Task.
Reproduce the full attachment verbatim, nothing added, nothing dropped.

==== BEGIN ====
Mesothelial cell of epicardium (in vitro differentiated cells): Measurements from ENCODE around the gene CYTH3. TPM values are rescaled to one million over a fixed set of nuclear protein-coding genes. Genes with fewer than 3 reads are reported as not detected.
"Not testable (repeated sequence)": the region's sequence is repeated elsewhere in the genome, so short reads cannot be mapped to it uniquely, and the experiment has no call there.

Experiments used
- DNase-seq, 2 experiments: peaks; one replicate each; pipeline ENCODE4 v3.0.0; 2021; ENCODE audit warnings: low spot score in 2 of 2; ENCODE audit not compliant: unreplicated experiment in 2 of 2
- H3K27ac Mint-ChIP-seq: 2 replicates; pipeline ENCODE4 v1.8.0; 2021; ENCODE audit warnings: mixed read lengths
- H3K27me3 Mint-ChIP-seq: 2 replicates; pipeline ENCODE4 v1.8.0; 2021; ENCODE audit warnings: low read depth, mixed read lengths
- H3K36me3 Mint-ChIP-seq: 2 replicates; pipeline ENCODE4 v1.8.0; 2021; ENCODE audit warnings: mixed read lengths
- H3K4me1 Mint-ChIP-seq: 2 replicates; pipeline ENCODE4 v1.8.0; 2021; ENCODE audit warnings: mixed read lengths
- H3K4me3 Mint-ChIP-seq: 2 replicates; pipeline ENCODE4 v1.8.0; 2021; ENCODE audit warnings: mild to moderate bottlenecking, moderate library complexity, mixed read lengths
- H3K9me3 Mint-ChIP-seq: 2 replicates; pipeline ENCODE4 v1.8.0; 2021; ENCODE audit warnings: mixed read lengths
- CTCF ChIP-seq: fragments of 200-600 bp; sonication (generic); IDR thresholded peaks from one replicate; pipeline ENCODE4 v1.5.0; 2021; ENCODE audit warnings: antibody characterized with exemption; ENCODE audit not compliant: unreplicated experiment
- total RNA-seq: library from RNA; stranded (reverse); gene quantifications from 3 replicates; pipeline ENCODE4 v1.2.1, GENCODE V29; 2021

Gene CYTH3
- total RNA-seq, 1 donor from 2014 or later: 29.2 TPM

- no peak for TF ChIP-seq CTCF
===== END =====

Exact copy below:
Mesothelial cell of epicardium (in vitro differentiated cells): Measurements from ENCODE around the gene CYTH3. TPM values are rescaled to one million over a fixed set of nuclear protein-coding genes. Genes with fewer than 3 reads are reported as not detected.
"Not testable (repeated sequence)": the region's sequence is repeated elsewhere in the genome, so short reads cannot be mapped to it uniquely, and the experiment has no call there.

Experiments used
- DNase-seq, 2 experiments: peaks; one replicate each; pipeline ENCODE4 v3.0.0; 2021; ENCODE audit warnings: low spot score in 2 of 2; ENCODE audit not compliant: unreplicated experiment in 2 of 2
- H3K27ac Mint-ChIP-seq: 2 replicates; pipeline ENCODE4 v1.8.0; 2021; ENCODE audit warnings: mixed read lengths
- H3K27me3 Mint-ChIP-seq: 2 replicates; pipeline ENCODE4 v1.8.0; 2021; ENCODE audit warnings: low read depth, mixed read lengths
- H3K36me3 Mint-ChIP-seq: 2 replicates; pipeline ENCODE4 v1.8.0; 2021; ENCODE audit warnings: mixed read lengths
- H3K4me1 Mint-ChIP-seq: 2 replicates; pipeline ENCODE4 v1.8.0; 2021; ENCODE audit warnings: mixed read lengths
- H3K4me3 Mint-ChIP-seq: 2 replicates; pipeline ENCODE4 v1.8.0; 2021; ENCODE audit warnings: mild to moderate bottlenecking, moderate library complexity, mixed read lengths
- H3K9me3 Mint-ChIP-seq: 2 replicates; pipeline ENCODE4 v1.8.0; 2021; ENCODE audit warnings: mixed read lengths
- CTCF ChIP-seq: fragments of 200-600 bp; sonication (generic); IDR thresholded peaks from one replicate; pipeline ENCODE4 v1.5.0; 2021; ENCODE audit warnings: antibody characterized with exemption; ENCODE audit not compliant: unreplicated experiment
- total RNA-seq: library from RNA; stranded (reverse); gene quantifications from 3 replicates; pipeline ENCODE4 v1.2.1, GENCODE V29; 2021

Gene CYTH3
- total RNA-seq, 1 donor from 2014 or later: 29.2 TPM

- no peak for TF ChIP-seq CTCF